6 Examples of Retail Gamification to Boost Engagement and Sales

6 Examples of Retail Gamification to Boost Engagement and Sales

Gamification examples | Shopify Retail blogYou’ve carefully curated your product offerings, you’ve built your brand, and now you’re working to grow your business. If you’re looking to increase your sales, build your brand awareness, and increase your customer loyalty, then consider introducing some gamification into your retail business strategy.

So, what is retail gamification exactly? RetailDive defines the practice as combining “elements of play and common game mechanics such as points, badges, and other incentives in nontraditional contexts in order to affect behavior. Done right, gamification is a subtle but fun way to get people engaged.”

Retailers can reward participation in these “games” with discounts, promotions, free, merchandise, or other prizes. Although it takes some time and effort to set up and execute a game, the benefits can certainly outweigh the cost.

And more retailers are paying close attention to this marketing tactic. According to one survey from Boston Retail Partners, almost nine out of 10 retailers (87%) will use gamification methods in the next five years. And nearly half of those (46%) pointed out that a loyalty program incorporating these elements is one of their top priorities.

Retail gamification can be used both online and at brick-and-mortar locations to drive customer engagement. Now, let’s take a look at some brands that have used retail gamification successfully to drive traffic, bolster engagement, and increase sales.

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eBay’s Bidding System

When eBay crashed onto the ecommerce market, they brought with it one of the most iconic versions of retail gamification. It’s hard to imagine a world without eBay, but we can’t forget that they were pioneers in the retail game. According to an article from Yu-Kai Chou, a renowned gamification and behavioral design expert: “If you were to just think of creating an ecommerce store, it’s not necessarily intuitive to have a competitive bidding system, real-time feedback, and stars for leveling up that eBay introduced.”

The thrill of placing a bid to “win” a product instead of just purchasing it has created an entire culture of outbidding other customers, snatching obscure items, and trying to find elusive, rare items for a steal.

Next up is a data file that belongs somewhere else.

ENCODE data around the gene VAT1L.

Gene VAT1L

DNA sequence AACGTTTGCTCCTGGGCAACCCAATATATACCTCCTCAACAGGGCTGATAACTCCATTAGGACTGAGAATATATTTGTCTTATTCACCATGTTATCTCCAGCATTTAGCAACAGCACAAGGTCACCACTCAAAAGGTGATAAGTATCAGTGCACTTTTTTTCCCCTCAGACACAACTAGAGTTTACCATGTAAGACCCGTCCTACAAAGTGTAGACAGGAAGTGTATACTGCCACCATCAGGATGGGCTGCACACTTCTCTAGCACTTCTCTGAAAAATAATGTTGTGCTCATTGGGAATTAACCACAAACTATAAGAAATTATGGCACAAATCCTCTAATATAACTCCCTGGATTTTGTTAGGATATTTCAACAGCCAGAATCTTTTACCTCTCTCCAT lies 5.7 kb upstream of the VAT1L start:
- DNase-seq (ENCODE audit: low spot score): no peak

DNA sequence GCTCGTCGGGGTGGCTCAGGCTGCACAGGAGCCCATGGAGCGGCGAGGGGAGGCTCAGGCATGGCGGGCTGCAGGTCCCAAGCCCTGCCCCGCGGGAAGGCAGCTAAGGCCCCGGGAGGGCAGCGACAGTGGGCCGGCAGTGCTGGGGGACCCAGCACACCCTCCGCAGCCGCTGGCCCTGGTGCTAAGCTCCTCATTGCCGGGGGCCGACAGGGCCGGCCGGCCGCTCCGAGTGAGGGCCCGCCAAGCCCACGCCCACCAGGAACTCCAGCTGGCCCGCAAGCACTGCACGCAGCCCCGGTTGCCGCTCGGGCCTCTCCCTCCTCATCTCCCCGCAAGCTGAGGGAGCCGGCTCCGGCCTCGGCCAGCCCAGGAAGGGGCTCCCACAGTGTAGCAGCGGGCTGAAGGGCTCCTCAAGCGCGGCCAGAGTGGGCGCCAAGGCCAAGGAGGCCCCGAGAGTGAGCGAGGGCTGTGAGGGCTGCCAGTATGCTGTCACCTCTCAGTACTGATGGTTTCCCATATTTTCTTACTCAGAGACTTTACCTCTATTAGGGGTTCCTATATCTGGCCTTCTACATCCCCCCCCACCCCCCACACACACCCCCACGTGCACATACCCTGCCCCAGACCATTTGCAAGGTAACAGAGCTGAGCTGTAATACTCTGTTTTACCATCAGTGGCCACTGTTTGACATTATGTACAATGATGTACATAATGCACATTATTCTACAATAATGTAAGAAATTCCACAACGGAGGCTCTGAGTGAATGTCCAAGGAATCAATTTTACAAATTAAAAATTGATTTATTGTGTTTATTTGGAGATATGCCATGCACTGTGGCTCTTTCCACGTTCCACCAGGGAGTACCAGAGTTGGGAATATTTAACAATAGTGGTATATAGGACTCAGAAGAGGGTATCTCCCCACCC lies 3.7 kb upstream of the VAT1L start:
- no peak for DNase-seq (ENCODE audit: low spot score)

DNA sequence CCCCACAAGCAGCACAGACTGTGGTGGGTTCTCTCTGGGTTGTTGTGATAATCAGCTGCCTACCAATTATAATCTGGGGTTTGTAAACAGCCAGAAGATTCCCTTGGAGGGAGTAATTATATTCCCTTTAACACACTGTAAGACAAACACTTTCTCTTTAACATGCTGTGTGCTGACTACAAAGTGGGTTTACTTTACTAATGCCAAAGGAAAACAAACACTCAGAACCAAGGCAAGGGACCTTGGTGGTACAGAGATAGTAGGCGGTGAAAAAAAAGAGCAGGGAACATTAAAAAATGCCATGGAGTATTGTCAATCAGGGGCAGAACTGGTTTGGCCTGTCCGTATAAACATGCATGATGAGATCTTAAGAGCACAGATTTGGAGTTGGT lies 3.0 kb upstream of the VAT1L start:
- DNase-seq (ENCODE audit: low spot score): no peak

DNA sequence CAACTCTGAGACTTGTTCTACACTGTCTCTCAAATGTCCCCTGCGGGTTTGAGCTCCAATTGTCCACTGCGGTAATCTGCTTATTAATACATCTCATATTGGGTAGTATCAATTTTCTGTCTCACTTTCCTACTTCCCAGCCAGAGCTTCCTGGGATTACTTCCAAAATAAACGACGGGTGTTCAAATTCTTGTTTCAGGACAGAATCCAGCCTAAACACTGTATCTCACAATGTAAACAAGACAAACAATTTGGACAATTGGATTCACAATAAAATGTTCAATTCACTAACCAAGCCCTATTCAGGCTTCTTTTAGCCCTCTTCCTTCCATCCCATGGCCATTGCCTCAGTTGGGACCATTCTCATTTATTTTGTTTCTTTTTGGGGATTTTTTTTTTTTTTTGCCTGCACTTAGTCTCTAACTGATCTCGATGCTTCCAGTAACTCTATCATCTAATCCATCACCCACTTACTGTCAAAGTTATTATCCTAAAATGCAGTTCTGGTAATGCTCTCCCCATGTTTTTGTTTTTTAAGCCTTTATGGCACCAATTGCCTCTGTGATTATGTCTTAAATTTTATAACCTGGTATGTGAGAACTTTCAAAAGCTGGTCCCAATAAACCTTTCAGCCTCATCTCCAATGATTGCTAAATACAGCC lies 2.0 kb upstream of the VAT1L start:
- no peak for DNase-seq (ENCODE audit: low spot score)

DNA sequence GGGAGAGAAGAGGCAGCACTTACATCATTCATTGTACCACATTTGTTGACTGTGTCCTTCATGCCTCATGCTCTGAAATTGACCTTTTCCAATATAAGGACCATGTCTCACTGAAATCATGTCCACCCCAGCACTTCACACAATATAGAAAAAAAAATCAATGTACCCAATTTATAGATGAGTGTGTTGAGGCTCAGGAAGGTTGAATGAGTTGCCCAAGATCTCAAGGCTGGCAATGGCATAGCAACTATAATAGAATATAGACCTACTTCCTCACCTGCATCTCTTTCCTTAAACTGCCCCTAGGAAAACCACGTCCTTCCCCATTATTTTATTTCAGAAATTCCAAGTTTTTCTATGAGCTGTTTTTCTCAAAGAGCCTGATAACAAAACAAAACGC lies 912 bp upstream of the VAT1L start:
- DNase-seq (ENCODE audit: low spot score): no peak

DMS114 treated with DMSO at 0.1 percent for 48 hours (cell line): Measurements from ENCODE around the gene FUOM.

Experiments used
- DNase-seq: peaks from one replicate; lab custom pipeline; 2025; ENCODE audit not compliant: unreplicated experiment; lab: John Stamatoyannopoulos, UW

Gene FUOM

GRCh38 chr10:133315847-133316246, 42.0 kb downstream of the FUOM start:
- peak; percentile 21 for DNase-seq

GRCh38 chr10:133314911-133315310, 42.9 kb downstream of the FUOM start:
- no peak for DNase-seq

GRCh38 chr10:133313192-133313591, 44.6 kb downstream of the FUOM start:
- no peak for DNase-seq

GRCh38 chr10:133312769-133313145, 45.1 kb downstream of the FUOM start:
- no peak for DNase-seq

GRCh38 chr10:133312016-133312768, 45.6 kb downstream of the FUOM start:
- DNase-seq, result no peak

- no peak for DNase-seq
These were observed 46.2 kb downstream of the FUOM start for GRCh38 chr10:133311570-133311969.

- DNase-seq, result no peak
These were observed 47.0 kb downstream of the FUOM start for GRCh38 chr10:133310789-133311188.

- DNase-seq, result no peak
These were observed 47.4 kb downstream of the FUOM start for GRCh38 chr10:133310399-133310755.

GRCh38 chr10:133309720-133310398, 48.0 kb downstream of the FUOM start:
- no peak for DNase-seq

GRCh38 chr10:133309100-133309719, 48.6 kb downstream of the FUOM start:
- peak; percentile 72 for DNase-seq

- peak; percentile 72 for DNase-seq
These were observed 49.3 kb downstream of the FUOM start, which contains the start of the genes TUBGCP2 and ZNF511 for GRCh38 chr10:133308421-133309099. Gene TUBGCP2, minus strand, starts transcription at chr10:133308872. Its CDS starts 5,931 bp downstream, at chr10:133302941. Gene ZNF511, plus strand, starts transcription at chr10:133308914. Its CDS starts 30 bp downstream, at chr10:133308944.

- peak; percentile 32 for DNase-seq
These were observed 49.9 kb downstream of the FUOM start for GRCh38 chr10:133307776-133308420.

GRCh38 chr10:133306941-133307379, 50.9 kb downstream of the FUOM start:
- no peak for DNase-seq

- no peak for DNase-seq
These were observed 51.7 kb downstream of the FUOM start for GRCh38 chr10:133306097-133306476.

eBay’s bidding system is an example of retail gamification that increases time spent on site, allows you to collect user information through account signups, and delivers an exciting interaction to your customers. The competitive nature of users bidding against one another drives more transactions and gives auction winners a serious high that keeps them coming back for more.

Consider integrating a bidding system into your ecommerce platform if you sell unique handmade items, rare collector’s pieces, vintage items, or anything that has limited stock.

Victoria’s Secret PINK Nation App

Victoria's Secret PINK gamification | Shopify Retail blog

Photo Credit: Victoria’s Secret PINK

Lingerie retailer Victoria’s Secret has a separate brand geared for their younger audience called PINK. Perfect for the millennial crowd, their PINK Nation app merges the classic ecommerce experience with fun games and contests.

Users of the app get an initial offer just for downloading the app, then they can quick play games where they find items for a chance to win prizes (including trips), download stickers to use in other mobile applications, and create unique looks with the merchandise and then vote on the best ones. Plus they can make purchases anytime, anywhere.

What can your retail business learn from the PINK Nation app? If a major percentage of your target demographic are young, tech-savvy customers, then consider developing a custom app with games, prizes, rewards, and special promotions to get them more engaged with the brand and to drive more sales.

Bonobos’ Scavenger Hunt

Bonobos scavenger hunt | Shopify Retail blog

Photo Credit: Ya-Kai Chou

In 2011, the men’s apparel ecommerce site Bonobos launched a digital scavenger hunt on the NotCot and NotCouture sites. Ya-Kai Chou reports that “Visitors could search the site to locate and click on the images. The first 50 people that found the images each day would receive a $25 Bonobos credit plus free shipping. As an added bonus, visitors that were able to find a guy in paisley pants received a special code for $100 off their purchase.”

By reaching NotCot customers that may not know about the brand, Bonobos increased their brand recognition with their target demographic and was able to softly approach male customers that may not be comfortable with more direct marketing tactics.